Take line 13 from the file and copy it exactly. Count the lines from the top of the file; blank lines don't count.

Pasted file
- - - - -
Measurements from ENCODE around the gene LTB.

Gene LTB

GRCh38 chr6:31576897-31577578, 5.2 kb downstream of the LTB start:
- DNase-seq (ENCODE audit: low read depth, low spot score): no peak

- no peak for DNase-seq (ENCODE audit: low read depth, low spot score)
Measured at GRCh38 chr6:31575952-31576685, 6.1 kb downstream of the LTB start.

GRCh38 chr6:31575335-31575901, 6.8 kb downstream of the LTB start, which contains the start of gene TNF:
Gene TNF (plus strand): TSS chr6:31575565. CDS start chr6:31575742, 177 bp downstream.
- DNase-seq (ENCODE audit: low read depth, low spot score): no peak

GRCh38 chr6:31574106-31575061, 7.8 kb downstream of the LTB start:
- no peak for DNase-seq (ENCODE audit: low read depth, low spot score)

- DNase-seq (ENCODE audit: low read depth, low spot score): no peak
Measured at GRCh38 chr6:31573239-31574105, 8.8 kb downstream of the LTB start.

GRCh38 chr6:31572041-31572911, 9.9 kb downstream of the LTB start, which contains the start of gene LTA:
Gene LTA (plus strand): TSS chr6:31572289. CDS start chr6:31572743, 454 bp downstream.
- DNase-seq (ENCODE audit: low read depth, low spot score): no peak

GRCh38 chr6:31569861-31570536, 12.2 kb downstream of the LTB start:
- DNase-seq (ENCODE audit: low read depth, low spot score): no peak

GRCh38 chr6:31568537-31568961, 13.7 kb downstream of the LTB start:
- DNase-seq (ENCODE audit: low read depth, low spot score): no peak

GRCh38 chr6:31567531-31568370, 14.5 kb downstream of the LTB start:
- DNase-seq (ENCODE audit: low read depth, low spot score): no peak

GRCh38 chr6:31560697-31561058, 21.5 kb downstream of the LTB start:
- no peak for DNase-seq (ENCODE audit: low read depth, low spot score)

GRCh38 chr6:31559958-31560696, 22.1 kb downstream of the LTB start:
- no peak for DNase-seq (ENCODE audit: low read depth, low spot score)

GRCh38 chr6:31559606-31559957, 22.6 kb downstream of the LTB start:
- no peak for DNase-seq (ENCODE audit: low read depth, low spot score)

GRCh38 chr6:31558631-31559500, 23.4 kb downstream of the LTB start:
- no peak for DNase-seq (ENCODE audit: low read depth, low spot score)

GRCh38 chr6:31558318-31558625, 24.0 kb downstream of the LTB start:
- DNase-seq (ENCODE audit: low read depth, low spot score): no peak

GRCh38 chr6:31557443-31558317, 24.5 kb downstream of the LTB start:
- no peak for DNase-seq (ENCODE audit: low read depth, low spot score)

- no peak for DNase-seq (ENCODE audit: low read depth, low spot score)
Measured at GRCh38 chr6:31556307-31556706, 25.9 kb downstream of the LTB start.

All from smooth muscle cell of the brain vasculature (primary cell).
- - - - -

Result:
Measured at GRCh38 chr6:31573239-31574105, 8.8 kb downstream of the LTB start.